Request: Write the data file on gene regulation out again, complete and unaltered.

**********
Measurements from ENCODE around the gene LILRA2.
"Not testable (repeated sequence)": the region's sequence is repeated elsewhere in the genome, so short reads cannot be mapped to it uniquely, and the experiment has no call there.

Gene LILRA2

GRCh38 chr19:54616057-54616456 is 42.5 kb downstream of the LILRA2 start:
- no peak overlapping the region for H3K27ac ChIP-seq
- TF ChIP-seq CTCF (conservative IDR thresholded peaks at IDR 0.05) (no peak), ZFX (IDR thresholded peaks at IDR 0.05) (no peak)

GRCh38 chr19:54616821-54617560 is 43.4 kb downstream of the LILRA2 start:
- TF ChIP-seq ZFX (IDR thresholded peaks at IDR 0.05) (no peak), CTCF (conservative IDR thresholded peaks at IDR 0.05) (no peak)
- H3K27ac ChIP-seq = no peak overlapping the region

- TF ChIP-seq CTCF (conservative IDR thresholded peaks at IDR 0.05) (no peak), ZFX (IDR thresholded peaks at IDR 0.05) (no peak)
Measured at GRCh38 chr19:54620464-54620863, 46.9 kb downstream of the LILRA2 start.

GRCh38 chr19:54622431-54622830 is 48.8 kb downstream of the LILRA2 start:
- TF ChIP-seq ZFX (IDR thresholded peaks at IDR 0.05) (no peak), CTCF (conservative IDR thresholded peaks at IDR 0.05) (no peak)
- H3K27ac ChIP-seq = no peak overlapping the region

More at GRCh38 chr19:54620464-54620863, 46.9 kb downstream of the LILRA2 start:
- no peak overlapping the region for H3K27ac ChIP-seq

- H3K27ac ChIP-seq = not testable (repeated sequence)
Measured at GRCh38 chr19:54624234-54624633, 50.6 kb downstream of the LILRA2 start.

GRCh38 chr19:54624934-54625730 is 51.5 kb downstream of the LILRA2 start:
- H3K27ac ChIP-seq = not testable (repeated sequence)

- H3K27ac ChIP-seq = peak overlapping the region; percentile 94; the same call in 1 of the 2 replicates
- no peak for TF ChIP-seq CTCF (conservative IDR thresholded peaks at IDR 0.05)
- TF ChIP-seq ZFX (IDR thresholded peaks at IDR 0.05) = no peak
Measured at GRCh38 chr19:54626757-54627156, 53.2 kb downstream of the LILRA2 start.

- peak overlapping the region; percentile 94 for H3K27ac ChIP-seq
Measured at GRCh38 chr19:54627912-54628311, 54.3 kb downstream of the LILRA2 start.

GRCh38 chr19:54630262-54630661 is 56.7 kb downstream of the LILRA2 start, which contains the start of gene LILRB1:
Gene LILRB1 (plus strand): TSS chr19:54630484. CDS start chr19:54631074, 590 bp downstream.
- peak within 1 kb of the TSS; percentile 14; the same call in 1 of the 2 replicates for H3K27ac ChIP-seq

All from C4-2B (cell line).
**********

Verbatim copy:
Measurements from ENCODE around the gene LILRA2.
"Not testable (repeated sequence)": the region's sequence is repeated elsewhere in the genome, so short reads cannot be mapped to it uniquely, and the experiment has no call there.

Gene LILRA2

GRCh38 chr19:54616057-54616456 is 42.5 kb downstream of the LILRA2 start:
- no peak overlapping the region for H3K27ac ChIP-seq
- TF ChIP-seq CTCF (conservative IDR thresholded peaks at IDR 0.05) (no peak), ZFX (IDR thresholded peaks at IDR 0.05) (no peak)

GRCh38 chr19:54616821-54617560 is 43.4 kb downstream of the LILRA2 start:
- TF ChIP-seq ZFX (IDR thresholded peaks at IDR 0.05) (no peak), CTCF (conservative IDR thresholded peaks at IDR 0.05) (no peak)
- H3K27ac ChIP-seq = no peak overlapping the region

- TF ChIP-seq CTCF (conservative IDR thresholded peaks at IDR 0.05) (no peak), ZFX (IDR thresholded peaks at IDR 0.05) (no peak)
Measured at GRCh38 chr19:54620464-54620863, 46.9 kb downstream of the LILRA2 start.

GRCh38 chr19:54622431-54622830 is 48.8 kb downstream of the LILRA2 start:
- TF ChIP-seq ZFX (IDR thresholded peaks at IDR 0.05) (no peak), CTCF (conservative IDR thresholded peaks at IDR 0.05) (no peak)
- H3K27ac ChIP-seq = no peak overlapping the region

More at GRCh38 chr19:54620464-54620863, 46.9 kb downstream of the LILRA2 start:
- no peak overlapping the region for H3K27ac ChIP-seq

- H3K27ac ChIP-seq = not testable (repeated sequence)
Measured at GRCh38 chr19:54624234-54624633, 50.6 kb downstream of the LILRA2 start.

GRCh38 chr19:54624934-54625730 is 51.5 kb downstream of the LILRA2 start:
- H3K27ac ChIP-seq = not testable (repeated sequence)

- H3K27ac ChIP-seq = peak overlapping the region; percentile 94; the same call in 1 of the 2 replicates
- no peak for TF ChIP-seq CTCF (conservative IDR thresholded peaks at IDR 0.05)
- TF ChIP-seq ZFX (IDR thresholded peaks at IDR 0.05) = no peak
Measured at GRCh38 chr19:54626757-54627156, 53.2 kb downstream of the LILRA2 start.

- peak overlapping the region; percentile 94 for H3K27ac ChIP-seq
Measured at GRCh38 chr19:54627912-54628311, 54.3 kb downstream of the LILRA2 start.

GRCh38 chr19:54630262-54630661 is 56.7 kb downstream of the LILRA2 start, which contains the start of gene LILRB1:
Gene LILRB1 (plus strand): TSS chr19:54630484. CDS start chr19:54631074, 590 bp downstream.
- peak within 1 kb of the TSS; percentile 14; the same call in 1 of the 2 replicates for H3K27ac ChIP-seq

All from C4-2B (cell line).